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London real estate sales jump after Brexit vote

Estate agents' 'To Let' and 'Let By' signs stand in front of residential properties in the Brockley district of London, U.K.
Simon Dawson | Bloomberg | Getty Images
Estate agents' 'To Let' and 'Let By' signs stand in front of residential properties in the Brockley district of London, U.K.

Sales of prime London real estate jumped 38 percent in the week after the U.K. voted to leave the European Union, as a slide in the British pound attracted bargain hunters seeking a rare opportunity to buy the city's property at a discount.

The number of residential real estate sales in London during the last week of June — just days after the June 23 Brexit vote — increased 38 percent compared with the previous week, according to data from Knight Frank. Sales were 29 percent higher than the last week of May, the leading U.K. real estate brokerage said.

The company does not give out actual sales numbers.

"We saw a definite uptick," said Liam Bailey, global head of research for Knight Frank.

London has become a global hub for the super rich, with Middle East royals, Russian oligarchs and Asian billionaires buying up townhouses and penthouses. Many saw a buying opportunity as the British pound tumbled roughly 15 percent versus the dollar in the days after Brexit. That decline made property cheaper for dollar-based buyers.

"Our Hong Kong investors especially tell us they see currency opportunity," Bailey said. "And we certainly are seeing a scattering of sales because of the currency movement."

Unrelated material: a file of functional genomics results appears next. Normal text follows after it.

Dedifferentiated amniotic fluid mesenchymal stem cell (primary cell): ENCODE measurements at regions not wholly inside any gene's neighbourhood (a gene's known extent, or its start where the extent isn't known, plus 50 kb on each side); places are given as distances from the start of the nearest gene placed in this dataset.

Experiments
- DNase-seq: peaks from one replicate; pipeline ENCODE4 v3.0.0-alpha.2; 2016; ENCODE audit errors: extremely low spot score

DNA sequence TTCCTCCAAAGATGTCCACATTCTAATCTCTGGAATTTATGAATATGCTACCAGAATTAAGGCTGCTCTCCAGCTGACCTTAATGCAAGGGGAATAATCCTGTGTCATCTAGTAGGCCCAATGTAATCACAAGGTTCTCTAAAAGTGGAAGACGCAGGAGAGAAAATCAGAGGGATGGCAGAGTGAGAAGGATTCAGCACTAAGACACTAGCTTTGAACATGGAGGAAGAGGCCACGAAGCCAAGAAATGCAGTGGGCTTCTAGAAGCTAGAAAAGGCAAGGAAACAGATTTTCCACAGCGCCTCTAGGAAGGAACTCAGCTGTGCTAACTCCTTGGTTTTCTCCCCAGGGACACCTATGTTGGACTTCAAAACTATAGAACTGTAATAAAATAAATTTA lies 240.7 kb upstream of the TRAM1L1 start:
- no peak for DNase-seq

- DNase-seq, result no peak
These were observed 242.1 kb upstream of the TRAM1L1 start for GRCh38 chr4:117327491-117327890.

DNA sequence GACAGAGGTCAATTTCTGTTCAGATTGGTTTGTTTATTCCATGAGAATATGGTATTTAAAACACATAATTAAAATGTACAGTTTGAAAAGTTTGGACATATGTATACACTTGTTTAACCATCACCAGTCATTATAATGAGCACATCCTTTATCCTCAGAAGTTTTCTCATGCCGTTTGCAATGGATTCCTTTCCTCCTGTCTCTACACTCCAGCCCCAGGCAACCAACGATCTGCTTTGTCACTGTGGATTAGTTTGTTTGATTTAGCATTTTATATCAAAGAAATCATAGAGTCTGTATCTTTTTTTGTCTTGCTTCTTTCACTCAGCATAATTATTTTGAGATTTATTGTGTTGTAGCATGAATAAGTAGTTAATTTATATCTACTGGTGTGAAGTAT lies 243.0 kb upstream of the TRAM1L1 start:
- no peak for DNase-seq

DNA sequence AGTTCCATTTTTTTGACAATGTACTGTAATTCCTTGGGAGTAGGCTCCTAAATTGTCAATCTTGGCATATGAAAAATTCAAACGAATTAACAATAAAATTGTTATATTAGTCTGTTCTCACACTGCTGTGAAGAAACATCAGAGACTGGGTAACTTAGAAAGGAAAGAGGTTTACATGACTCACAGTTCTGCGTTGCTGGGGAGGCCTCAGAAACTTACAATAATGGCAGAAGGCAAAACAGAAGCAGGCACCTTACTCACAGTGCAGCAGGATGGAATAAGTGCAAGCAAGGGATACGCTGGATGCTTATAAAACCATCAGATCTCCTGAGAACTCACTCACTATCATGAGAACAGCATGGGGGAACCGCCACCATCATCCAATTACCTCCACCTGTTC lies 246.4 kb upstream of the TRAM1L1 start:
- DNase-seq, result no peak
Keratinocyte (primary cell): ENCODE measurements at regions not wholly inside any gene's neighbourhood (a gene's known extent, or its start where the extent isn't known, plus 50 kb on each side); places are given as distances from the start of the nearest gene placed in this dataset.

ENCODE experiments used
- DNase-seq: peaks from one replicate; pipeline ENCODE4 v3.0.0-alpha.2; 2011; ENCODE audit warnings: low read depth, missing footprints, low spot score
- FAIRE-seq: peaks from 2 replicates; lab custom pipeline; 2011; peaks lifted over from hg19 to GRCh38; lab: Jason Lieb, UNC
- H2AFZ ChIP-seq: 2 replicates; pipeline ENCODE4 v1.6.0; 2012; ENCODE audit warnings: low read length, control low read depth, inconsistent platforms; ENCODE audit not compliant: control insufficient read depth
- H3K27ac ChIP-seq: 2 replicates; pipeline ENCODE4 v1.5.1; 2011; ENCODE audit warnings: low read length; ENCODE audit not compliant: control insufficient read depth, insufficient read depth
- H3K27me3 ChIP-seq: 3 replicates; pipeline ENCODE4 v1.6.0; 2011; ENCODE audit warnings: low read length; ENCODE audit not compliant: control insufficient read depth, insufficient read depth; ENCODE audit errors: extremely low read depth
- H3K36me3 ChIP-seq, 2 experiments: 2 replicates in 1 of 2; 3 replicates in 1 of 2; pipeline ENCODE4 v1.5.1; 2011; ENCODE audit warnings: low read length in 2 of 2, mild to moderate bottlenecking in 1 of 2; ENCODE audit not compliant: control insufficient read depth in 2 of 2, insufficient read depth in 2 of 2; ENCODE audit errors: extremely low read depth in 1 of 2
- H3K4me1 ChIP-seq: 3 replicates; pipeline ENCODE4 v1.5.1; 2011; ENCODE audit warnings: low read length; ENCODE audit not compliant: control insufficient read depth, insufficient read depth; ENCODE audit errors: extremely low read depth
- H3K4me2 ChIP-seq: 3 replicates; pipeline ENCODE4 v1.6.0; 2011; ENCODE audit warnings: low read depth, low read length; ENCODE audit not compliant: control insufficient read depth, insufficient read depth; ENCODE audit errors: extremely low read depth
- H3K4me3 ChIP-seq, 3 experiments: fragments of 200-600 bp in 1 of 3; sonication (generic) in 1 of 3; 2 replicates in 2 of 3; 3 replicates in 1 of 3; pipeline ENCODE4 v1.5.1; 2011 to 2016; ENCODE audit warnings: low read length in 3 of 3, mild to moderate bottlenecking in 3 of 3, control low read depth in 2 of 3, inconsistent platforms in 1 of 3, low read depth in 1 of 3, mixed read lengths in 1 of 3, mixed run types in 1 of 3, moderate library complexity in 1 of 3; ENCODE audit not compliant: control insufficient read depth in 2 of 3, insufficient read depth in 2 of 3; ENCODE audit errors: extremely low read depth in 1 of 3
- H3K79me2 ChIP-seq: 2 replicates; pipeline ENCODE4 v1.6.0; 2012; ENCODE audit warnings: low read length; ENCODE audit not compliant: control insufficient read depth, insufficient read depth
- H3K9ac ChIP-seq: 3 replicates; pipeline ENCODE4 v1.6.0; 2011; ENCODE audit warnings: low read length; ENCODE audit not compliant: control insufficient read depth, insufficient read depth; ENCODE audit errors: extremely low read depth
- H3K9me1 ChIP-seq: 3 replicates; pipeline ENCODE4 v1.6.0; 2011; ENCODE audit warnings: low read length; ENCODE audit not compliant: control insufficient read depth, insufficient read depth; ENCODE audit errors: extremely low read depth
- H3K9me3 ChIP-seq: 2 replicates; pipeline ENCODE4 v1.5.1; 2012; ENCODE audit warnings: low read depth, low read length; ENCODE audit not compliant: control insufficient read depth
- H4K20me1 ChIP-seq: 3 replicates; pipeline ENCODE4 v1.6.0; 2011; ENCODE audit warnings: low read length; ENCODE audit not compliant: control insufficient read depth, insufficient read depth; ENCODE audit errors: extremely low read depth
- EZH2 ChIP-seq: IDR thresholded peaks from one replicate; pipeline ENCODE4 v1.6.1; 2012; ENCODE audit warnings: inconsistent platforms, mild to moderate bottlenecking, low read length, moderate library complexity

The lift in sales also came from sellers who lowered prices both before and after the Brexit vote, over the risk of further weakness.

"Weaker price growth, together with rising economic and market uncertainty surrounding the European vote, has prompted vendors to reduce asking prices over recent months," said Tom Bill, Knight Frank's head of London residential research.

Still, analysts don't expect the June surge to last through the summer. Data on showings and buyer interest suggests that many plan to stay on the sidelines in coming months, Bailey said. Several banks, including Singapore's United Overseas Bank, have halted mortgages for London properties. And on a year-over-year basis, sales were down about 10 percent.

While the number of sales in London popped at the end of June, prices continue to fall. Average prices in prime London areas fell by 0.2 percent in June as compared to May. Prices in the prime Chelsea area are down 5.1 percent year-to-date.

"Our views is that it's early days and everyone is waiting to see what the terms will be between The U.K. and Europe," Bailey said. "That will take time. So we expect the property markets will slow through July and August."